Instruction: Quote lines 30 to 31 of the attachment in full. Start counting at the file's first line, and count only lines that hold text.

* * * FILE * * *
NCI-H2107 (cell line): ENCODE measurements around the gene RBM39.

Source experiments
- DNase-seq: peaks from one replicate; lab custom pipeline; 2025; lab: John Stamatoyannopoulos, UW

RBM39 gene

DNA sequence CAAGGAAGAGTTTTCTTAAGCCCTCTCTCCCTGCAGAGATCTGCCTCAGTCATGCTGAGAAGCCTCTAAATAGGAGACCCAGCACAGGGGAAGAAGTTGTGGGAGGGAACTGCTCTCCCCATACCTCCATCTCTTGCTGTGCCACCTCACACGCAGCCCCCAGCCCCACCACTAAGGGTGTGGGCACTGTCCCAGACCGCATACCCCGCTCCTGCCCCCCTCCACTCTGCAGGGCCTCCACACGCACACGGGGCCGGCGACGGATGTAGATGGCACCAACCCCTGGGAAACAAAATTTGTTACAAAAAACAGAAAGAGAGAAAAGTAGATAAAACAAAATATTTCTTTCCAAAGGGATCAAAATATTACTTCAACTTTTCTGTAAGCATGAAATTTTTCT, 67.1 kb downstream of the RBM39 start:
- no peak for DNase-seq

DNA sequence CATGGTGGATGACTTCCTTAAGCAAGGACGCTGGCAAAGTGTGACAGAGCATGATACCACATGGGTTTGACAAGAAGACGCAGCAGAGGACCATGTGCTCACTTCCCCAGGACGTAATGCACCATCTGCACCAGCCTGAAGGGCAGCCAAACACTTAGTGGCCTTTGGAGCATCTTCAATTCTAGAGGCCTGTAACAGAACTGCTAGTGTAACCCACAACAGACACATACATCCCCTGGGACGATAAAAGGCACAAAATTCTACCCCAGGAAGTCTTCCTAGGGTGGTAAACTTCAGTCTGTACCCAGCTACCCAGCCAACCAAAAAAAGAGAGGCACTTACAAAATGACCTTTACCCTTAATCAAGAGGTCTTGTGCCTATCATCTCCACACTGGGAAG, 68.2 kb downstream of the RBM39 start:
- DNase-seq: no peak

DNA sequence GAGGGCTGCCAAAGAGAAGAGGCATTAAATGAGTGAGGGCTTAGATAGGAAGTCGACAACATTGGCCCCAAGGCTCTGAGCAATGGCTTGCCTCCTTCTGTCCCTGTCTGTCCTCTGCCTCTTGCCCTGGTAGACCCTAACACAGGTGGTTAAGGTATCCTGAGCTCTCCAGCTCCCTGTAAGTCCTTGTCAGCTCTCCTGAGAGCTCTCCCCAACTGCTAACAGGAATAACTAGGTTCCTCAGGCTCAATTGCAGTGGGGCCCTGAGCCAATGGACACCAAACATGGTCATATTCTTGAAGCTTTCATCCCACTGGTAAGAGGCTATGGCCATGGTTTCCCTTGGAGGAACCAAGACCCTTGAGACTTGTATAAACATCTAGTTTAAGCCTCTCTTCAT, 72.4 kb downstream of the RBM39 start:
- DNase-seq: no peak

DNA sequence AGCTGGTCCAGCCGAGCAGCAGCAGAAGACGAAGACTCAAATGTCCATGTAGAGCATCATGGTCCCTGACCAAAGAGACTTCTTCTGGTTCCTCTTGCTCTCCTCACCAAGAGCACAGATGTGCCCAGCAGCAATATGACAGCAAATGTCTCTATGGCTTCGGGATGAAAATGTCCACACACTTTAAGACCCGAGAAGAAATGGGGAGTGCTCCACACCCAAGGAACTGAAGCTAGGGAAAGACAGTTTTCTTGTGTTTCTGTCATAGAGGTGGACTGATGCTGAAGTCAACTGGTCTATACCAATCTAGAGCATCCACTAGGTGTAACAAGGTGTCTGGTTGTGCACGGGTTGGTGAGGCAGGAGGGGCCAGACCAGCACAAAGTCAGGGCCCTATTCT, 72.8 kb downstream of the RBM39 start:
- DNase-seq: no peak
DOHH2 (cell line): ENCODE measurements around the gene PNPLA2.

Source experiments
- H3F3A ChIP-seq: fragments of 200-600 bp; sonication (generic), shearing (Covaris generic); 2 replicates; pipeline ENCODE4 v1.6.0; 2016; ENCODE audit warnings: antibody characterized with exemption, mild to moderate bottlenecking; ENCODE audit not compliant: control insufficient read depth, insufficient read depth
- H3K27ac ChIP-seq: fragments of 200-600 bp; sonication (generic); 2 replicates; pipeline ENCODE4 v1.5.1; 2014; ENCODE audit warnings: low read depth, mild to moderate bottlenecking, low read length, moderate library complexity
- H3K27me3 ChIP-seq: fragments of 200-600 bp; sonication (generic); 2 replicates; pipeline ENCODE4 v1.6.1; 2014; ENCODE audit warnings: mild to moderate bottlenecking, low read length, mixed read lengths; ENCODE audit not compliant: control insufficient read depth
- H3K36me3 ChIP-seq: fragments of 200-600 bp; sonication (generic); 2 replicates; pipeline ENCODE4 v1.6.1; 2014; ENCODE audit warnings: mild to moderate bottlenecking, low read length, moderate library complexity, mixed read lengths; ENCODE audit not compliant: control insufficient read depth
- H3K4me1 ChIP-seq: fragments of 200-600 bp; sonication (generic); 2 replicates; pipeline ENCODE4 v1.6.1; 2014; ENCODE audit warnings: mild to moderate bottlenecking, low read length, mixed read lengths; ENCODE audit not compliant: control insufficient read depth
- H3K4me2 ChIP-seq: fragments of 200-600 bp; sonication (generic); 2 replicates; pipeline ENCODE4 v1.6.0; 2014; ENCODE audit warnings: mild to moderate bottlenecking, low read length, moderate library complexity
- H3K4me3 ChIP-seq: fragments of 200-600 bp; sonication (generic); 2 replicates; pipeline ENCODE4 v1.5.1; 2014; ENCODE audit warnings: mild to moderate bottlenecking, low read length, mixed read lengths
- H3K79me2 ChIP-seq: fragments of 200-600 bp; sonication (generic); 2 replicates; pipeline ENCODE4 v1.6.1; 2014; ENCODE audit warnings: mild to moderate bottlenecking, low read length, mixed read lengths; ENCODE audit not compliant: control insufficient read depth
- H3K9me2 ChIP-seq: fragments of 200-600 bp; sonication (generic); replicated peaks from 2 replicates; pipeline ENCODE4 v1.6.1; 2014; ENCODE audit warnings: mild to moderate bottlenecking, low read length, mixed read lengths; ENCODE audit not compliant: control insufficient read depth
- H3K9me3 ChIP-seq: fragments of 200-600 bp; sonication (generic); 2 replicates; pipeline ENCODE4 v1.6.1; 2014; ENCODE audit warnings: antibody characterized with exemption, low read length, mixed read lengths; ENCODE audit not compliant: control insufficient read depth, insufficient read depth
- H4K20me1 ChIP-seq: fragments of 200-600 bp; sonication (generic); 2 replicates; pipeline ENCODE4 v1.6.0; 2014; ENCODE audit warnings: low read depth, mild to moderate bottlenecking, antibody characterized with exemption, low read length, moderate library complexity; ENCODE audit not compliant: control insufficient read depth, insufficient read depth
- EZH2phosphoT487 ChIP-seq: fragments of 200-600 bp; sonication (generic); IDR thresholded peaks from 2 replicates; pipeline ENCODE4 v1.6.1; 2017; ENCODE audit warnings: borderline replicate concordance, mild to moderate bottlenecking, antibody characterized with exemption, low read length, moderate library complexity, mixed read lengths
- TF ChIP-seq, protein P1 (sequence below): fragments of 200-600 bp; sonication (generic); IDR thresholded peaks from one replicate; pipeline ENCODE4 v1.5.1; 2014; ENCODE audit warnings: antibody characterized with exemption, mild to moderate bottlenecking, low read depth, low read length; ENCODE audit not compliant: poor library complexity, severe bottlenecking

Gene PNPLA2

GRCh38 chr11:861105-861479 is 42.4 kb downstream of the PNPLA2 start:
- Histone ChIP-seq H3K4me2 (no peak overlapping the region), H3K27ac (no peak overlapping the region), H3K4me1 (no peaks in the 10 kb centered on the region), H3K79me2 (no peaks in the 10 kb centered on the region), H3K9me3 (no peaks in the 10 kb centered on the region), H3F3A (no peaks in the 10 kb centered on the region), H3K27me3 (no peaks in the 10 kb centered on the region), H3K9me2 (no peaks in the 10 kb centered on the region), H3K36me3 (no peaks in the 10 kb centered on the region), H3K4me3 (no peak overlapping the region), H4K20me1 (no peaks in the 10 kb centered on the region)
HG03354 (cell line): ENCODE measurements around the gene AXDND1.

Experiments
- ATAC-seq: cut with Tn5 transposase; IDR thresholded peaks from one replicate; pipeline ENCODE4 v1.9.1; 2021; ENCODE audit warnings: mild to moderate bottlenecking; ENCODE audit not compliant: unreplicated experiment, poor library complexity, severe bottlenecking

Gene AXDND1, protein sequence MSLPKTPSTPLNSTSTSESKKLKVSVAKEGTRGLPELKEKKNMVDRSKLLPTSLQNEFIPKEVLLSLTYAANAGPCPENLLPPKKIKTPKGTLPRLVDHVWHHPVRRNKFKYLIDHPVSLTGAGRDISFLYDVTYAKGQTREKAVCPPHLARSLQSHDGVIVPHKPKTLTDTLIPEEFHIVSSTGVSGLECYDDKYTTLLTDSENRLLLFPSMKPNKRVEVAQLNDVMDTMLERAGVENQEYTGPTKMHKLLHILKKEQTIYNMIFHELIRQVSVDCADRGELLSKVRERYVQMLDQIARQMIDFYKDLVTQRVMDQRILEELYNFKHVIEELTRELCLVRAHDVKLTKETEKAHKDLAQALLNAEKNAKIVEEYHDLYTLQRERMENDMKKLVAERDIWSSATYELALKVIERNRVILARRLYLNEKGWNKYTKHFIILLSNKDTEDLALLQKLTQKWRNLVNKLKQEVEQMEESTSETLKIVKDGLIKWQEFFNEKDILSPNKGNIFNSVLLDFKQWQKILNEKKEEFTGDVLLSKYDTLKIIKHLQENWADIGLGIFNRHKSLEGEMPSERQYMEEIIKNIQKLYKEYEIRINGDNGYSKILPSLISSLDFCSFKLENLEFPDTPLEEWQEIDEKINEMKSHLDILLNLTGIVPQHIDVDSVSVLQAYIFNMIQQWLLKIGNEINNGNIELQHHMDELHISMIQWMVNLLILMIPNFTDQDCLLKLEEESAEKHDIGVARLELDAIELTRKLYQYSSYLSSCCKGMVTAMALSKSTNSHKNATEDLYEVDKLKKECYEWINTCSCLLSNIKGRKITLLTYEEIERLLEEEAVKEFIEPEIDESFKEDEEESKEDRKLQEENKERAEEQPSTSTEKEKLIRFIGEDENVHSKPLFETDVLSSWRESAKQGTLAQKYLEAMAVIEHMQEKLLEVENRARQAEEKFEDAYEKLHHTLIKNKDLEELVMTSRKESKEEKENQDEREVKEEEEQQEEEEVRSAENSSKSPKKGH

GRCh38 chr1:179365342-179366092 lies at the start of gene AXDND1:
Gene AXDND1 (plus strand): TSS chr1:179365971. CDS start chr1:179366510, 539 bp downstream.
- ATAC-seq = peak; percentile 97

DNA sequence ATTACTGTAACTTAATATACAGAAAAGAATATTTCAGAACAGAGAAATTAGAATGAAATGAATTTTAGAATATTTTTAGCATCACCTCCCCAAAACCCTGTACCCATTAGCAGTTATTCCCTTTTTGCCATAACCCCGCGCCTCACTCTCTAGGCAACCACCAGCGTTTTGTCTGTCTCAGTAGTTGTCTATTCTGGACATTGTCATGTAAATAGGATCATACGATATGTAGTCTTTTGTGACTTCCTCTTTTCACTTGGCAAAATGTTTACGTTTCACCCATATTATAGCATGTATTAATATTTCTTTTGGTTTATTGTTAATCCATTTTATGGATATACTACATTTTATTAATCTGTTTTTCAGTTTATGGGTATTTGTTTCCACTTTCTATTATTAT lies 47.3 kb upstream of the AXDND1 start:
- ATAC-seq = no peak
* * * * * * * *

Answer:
- Histone ChIP-seq H3K4me2 (no peak overlapping the region), H3K27ac (no peak overlapping the region), H3K4me1 (no peaks in the 10 kb centered on the region), H3K79me2 (no peaks in the 10 kb centered on the region), H3K9me3 (no peaks in the 10 kb centered on the region), H3F3A (no peaks in the 10 kb centered on the region), H3K27me3 (no peaks in the 10 kb centered on the region), H3K9me2 (no peaks in the 10 kb centered on the region), H3K36me3 (no peaks in the 10 kb centered on the region), H3K4me3 (no peak overlapping the region), H4K20me1 (no peaks in the 10 kb centered on the region)
HG03354 (cell line): ENCODE measurements around the gene AXDND1.